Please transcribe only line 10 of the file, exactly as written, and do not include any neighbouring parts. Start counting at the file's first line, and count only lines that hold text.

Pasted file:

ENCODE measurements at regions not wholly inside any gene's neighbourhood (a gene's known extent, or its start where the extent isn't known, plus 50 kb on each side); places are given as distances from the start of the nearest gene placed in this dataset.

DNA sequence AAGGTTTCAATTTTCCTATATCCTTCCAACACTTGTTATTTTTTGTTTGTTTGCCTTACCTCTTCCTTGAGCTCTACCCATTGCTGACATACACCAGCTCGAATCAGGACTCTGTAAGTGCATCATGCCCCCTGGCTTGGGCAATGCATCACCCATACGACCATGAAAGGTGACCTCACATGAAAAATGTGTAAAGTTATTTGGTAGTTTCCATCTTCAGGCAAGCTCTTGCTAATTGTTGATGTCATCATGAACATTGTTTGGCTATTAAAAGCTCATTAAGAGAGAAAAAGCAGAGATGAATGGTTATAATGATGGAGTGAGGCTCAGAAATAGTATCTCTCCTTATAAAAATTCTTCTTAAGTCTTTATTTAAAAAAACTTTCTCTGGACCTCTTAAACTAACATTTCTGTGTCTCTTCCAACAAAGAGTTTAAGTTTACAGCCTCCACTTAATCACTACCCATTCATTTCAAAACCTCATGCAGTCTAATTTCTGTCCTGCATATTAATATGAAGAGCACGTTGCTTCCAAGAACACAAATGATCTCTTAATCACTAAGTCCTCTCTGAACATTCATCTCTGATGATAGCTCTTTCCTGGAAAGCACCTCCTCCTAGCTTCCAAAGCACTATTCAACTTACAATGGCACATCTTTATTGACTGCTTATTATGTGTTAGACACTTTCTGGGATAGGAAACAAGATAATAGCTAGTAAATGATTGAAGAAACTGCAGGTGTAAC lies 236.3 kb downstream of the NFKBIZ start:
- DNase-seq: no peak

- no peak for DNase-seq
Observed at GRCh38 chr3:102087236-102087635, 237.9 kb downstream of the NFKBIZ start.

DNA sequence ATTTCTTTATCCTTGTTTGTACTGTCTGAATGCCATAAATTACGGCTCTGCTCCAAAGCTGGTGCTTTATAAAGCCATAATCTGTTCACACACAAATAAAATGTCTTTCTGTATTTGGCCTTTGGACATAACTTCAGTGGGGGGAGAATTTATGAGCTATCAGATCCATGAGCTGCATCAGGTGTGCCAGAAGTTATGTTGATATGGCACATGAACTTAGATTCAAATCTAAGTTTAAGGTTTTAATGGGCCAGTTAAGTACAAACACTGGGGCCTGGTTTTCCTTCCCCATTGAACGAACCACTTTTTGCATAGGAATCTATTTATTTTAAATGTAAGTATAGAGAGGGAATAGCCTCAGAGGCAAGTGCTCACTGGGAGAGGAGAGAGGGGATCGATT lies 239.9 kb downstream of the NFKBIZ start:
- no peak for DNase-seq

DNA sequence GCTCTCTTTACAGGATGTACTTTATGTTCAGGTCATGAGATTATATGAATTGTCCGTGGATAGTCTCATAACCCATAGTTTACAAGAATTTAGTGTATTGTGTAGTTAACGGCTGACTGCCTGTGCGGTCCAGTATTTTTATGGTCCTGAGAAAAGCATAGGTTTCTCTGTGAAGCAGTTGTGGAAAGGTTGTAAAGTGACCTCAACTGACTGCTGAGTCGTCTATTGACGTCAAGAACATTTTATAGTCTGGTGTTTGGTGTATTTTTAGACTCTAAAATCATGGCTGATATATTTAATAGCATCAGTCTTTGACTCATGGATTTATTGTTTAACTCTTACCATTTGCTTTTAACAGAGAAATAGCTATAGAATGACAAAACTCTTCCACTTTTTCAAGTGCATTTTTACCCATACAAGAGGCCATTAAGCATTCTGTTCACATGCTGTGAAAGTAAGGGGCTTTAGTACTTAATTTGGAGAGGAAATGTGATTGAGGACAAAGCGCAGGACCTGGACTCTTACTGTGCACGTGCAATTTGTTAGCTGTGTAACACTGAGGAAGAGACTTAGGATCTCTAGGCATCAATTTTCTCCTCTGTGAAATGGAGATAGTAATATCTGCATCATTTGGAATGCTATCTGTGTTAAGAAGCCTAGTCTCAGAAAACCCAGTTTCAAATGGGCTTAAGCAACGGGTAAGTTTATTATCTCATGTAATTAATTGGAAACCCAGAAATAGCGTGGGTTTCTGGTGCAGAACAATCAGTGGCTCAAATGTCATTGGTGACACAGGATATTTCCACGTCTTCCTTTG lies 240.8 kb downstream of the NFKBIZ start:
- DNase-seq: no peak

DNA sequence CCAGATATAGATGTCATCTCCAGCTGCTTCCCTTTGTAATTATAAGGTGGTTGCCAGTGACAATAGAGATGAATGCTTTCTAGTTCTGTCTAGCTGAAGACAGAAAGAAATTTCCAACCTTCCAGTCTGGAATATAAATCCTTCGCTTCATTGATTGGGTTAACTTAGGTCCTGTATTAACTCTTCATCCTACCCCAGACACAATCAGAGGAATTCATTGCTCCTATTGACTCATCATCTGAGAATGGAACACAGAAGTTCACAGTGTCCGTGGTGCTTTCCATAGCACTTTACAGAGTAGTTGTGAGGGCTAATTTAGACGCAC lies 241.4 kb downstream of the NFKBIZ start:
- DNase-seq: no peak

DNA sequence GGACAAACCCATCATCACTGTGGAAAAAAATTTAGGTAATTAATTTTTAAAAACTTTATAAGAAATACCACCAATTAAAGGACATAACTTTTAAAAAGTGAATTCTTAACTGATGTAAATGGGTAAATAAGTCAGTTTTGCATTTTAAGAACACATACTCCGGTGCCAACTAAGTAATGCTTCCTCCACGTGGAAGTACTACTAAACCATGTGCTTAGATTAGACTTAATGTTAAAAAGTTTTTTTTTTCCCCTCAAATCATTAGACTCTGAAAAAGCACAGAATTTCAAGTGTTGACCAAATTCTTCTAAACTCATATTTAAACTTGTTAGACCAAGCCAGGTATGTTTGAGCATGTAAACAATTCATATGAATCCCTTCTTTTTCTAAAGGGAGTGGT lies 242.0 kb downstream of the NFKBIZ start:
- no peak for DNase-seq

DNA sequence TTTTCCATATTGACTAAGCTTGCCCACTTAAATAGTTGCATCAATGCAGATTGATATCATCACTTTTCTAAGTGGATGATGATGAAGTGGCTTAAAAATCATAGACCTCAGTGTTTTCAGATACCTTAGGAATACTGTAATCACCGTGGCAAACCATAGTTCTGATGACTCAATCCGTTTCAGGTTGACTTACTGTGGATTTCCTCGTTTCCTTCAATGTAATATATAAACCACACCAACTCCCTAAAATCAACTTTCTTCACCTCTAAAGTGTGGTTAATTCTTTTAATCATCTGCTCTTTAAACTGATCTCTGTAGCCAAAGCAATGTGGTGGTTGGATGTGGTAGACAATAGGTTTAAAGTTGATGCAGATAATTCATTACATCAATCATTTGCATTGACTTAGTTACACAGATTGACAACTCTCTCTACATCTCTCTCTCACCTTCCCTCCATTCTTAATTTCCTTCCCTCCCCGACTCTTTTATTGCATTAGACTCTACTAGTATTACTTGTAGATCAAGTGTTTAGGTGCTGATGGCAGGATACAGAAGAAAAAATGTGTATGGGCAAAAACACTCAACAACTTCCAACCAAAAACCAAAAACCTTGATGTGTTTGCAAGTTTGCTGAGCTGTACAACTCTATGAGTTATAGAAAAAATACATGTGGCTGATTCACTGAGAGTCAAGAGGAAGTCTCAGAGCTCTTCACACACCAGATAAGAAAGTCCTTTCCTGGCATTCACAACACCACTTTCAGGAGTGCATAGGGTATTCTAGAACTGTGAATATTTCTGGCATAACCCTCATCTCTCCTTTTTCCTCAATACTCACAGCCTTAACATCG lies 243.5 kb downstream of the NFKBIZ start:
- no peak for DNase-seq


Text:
DNA sequence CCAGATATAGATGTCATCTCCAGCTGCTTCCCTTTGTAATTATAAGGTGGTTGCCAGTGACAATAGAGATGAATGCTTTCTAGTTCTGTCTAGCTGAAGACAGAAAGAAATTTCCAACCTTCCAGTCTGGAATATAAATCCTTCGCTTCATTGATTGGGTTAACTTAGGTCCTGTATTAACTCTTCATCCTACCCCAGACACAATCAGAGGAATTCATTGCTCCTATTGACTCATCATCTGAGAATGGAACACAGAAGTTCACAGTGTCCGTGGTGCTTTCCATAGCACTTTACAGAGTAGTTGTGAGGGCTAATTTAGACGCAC lies 241.4 kb downstream of the NFKBIZ start: